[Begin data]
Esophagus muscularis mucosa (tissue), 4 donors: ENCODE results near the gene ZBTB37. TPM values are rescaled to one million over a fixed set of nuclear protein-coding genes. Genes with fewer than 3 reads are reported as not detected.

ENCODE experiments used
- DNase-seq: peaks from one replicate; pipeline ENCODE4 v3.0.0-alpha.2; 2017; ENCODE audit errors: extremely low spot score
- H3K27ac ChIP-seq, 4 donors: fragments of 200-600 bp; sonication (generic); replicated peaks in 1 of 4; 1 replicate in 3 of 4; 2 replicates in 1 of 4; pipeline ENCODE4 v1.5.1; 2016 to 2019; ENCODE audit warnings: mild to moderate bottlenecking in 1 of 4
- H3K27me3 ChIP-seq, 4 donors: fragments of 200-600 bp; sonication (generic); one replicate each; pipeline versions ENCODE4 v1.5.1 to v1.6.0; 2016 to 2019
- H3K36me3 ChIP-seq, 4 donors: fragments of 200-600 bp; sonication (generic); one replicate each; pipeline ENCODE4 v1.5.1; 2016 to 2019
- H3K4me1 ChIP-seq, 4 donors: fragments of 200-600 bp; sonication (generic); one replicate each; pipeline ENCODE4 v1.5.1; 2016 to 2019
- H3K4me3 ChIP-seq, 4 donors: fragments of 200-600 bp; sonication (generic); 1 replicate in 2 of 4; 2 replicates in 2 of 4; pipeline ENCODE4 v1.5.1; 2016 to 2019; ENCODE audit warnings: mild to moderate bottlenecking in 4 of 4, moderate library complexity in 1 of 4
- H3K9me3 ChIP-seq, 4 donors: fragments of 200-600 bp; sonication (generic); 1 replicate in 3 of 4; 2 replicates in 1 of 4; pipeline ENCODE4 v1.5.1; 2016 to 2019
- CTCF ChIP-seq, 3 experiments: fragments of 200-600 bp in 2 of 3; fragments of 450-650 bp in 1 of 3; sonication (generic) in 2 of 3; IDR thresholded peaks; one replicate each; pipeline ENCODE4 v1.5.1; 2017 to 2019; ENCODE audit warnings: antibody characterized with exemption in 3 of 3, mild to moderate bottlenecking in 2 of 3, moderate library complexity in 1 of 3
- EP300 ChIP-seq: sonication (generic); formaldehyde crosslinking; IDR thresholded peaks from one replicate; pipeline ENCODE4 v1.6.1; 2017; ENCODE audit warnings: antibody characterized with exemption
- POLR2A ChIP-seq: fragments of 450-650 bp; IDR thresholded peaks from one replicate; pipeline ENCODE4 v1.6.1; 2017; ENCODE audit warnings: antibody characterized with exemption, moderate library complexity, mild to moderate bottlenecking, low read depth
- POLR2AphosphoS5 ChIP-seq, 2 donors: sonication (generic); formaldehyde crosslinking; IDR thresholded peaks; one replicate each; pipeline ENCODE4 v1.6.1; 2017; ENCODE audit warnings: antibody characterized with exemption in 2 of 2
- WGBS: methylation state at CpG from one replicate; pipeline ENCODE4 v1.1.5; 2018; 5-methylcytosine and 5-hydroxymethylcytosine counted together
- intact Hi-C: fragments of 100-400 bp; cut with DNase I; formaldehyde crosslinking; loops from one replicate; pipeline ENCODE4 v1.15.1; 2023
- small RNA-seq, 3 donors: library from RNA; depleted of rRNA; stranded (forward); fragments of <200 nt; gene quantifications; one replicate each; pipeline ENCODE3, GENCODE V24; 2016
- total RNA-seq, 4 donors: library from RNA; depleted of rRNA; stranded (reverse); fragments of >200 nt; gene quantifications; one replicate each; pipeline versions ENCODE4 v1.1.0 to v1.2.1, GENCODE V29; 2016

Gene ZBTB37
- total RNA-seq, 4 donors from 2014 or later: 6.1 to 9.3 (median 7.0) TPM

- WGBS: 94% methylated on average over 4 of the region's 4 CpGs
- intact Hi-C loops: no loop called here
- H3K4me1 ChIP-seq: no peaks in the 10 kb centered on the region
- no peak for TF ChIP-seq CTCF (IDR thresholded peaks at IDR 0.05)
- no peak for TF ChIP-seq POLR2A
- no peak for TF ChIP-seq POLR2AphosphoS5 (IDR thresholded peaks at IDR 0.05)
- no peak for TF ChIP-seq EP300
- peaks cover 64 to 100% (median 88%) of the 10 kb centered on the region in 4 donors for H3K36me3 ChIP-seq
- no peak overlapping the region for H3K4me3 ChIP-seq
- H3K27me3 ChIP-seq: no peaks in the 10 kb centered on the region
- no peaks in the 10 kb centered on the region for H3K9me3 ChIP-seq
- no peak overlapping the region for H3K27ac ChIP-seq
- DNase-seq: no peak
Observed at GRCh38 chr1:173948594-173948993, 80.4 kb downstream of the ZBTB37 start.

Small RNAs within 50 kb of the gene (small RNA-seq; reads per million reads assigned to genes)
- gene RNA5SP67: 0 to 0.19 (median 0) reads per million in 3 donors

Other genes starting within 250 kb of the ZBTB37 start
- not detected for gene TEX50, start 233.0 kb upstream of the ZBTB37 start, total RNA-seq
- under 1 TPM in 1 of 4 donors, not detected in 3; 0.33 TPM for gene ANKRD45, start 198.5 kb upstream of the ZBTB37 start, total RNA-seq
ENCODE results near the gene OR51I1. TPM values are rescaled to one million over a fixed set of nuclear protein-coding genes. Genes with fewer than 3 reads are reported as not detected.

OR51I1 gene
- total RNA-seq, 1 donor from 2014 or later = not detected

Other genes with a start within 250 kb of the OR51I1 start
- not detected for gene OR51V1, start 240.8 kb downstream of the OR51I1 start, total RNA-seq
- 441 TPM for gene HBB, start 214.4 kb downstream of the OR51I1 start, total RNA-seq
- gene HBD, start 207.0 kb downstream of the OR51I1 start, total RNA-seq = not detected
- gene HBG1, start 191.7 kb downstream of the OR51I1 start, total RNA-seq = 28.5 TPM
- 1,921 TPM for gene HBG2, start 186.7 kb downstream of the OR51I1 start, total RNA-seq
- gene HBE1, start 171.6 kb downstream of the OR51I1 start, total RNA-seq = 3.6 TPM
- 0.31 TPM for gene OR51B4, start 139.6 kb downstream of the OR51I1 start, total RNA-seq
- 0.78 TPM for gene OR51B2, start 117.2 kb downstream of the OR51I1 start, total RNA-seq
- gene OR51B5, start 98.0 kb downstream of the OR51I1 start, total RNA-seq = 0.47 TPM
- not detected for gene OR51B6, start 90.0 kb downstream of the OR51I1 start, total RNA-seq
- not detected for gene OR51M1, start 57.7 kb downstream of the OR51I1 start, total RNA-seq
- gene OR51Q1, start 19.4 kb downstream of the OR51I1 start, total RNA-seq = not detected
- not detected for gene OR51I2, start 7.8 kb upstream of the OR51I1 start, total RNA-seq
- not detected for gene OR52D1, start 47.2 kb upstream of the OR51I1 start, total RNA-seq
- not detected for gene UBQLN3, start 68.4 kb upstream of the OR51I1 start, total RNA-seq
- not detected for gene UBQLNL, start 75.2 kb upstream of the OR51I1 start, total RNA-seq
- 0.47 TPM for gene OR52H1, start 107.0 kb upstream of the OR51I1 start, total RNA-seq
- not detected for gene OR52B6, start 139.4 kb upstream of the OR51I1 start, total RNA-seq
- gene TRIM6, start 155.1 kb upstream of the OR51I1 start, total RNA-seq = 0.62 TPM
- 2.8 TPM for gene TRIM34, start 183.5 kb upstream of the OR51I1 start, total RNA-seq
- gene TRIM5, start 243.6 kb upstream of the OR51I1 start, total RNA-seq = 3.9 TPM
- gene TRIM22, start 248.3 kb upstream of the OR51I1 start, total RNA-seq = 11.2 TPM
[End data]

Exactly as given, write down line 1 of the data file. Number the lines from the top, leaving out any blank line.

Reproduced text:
Esophagus muscularis mucosa (tissue), 4 donors: ENCODE results near the gene ZBTB37. TPM values are rescaled to one million over a fixed set of nuclear protein-coding genes. Genes with fewer than 3 reads are reported as not detected.